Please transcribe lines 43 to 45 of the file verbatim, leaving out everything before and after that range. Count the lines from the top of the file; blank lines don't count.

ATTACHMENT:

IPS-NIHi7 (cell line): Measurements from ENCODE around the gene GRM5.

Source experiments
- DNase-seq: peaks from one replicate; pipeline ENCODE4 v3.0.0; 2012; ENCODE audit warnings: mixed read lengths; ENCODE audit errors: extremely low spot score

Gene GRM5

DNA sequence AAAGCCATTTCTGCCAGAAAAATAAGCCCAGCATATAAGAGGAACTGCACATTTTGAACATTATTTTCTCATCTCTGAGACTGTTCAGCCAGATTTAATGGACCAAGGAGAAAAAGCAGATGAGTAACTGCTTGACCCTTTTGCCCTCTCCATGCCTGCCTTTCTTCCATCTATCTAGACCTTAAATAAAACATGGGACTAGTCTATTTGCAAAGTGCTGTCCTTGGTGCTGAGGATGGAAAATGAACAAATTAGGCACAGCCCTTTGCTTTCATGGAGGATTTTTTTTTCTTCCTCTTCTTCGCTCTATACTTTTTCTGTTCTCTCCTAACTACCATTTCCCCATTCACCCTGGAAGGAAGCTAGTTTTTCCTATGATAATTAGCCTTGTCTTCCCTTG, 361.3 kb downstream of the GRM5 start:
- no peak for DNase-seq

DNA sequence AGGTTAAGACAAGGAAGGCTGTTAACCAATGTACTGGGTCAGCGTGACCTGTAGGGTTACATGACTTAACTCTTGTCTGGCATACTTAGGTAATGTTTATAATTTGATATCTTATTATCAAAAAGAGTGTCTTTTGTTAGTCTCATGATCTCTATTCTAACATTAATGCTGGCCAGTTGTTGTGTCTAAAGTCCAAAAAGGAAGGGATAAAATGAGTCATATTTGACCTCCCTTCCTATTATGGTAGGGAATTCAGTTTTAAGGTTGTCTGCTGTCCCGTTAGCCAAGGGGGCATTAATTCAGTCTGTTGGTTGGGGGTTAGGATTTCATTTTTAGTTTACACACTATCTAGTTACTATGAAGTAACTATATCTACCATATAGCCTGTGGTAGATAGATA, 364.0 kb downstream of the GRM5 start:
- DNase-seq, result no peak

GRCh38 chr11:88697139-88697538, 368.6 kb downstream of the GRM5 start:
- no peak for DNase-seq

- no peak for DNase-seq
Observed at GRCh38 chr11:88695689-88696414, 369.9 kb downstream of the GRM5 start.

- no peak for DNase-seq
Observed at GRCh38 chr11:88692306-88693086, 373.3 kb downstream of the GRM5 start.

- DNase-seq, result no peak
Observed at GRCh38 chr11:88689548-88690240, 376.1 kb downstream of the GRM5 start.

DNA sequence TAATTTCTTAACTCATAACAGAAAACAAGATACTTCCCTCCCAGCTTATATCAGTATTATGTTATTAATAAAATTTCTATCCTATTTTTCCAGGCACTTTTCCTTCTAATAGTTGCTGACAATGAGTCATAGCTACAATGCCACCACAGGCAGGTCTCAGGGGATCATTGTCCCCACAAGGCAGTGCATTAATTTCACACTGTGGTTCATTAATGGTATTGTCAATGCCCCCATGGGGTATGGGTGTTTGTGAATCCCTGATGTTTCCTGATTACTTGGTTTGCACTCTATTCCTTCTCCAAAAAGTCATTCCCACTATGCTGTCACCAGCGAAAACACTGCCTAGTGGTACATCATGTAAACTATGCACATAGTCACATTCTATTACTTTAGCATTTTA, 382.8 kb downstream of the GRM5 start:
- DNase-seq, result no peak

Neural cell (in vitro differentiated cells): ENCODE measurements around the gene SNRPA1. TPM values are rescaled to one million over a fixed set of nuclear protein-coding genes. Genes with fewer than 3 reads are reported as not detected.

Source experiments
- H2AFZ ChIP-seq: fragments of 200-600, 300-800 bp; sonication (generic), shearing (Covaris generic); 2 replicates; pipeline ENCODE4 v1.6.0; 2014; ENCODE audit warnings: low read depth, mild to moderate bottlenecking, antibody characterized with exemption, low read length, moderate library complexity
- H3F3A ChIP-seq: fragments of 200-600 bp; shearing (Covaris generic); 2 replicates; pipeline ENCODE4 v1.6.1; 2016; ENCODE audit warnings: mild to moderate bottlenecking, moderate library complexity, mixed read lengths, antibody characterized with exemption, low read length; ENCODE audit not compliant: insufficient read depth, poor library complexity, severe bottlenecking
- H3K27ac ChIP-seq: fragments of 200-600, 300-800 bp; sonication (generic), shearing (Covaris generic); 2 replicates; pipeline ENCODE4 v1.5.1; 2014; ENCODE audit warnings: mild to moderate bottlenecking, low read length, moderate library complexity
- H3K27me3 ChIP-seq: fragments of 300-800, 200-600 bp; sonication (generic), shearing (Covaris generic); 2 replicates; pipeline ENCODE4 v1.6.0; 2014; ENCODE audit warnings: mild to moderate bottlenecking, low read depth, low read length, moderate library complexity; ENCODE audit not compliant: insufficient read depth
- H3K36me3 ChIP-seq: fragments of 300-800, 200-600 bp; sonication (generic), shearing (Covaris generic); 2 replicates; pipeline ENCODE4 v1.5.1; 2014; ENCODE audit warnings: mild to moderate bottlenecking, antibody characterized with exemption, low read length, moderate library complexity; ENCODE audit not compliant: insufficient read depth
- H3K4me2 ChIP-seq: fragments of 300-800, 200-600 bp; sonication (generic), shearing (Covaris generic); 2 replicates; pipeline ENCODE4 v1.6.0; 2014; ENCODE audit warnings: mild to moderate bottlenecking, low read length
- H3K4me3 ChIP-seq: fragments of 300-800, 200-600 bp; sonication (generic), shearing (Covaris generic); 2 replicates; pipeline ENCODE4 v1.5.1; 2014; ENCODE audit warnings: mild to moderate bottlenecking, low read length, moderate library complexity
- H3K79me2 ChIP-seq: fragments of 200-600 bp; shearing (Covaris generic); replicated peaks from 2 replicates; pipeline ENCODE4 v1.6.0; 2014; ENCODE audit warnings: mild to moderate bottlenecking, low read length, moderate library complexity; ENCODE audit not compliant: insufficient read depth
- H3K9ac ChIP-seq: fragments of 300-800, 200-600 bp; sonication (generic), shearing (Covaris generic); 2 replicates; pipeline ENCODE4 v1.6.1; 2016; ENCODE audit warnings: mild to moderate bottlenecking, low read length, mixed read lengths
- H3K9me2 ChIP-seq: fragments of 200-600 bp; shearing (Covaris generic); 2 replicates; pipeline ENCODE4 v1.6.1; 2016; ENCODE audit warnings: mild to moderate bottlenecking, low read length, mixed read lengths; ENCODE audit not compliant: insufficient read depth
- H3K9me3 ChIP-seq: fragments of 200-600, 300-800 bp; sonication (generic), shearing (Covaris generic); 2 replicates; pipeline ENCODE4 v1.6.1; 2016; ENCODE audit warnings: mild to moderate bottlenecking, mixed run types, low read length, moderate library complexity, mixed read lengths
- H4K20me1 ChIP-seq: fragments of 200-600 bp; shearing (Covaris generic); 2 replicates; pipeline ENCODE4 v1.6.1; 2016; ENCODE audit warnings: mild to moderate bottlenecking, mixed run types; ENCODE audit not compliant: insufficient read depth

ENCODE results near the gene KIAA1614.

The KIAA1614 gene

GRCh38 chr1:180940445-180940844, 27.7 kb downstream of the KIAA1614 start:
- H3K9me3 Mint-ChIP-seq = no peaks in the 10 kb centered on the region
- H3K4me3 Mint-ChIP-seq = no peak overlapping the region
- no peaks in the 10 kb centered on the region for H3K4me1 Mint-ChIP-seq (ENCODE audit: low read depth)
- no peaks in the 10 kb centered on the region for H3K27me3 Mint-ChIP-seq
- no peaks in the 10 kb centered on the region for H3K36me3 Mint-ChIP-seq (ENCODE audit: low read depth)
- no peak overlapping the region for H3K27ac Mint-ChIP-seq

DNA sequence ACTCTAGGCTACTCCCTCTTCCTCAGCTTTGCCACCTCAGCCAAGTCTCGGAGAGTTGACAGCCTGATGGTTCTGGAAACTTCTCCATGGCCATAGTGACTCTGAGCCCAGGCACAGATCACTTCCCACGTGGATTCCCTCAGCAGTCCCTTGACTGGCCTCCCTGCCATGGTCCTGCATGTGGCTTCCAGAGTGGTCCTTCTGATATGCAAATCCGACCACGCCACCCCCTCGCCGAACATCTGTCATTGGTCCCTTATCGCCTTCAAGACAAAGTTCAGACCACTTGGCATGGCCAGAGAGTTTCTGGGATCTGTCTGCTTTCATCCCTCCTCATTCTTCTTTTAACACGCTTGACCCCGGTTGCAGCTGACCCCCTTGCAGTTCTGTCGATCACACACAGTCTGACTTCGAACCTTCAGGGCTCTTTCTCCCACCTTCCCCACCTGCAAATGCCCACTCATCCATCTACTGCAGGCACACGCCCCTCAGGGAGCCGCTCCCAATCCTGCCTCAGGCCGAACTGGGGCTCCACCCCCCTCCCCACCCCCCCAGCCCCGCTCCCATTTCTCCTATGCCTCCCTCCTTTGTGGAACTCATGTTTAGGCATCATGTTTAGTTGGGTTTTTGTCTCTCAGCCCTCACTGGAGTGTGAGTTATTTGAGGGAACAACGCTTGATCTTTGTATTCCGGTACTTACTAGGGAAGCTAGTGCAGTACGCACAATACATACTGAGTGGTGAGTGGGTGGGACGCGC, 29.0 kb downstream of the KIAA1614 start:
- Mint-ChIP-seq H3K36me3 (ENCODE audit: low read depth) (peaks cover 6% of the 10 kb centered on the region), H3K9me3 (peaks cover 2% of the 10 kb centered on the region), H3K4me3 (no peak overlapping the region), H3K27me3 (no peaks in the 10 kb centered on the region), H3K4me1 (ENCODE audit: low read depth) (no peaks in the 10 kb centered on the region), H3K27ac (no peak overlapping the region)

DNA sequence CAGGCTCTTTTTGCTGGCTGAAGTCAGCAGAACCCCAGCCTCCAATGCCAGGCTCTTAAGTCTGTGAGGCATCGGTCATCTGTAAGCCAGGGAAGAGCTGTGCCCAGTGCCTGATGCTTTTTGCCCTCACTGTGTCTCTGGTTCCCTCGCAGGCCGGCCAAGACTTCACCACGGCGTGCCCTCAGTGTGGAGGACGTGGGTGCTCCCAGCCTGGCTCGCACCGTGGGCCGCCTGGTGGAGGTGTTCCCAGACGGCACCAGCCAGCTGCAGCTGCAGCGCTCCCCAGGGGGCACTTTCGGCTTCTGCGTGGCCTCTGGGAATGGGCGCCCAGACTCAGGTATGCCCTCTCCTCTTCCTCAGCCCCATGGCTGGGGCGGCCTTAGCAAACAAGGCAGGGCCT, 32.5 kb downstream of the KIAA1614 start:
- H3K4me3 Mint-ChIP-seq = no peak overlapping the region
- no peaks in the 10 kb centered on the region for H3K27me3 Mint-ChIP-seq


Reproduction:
- Mint-ChIP-seq H3K36me3 (ENCODE audit: low read depth) (peaks cover 6% of the 10 kb centered on the region), H3K9me3 (peaks cover 2% of the 10 kb centered on the region), H3K4me3 (no peak overlapping the region), H3K27me3 (no peaks in the 10 kb centered on the region), H3K4me1 (ENCODE audit: low read depth) (no peaks in the 10 kb centered on the region), H3K27ac (no peak overlapping the region)

DNA sequence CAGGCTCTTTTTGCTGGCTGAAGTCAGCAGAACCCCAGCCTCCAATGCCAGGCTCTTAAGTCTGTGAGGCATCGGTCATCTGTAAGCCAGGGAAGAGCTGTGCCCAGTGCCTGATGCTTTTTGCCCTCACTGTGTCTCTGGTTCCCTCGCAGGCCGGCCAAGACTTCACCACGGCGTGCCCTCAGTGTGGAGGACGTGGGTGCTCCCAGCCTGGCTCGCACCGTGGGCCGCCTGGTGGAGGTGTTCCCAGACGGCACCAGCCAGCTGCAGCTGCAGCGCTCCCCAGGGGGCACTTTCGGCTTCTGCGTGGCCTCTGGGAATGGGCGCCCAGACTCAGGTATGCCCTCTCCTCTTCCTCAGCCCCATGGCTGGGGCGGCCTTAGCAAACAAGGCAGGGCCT, 32.5 kb downstream of the KIAA1614 start:
- H3K4me3 Mint-ChIP-seq = no peak overlapping the region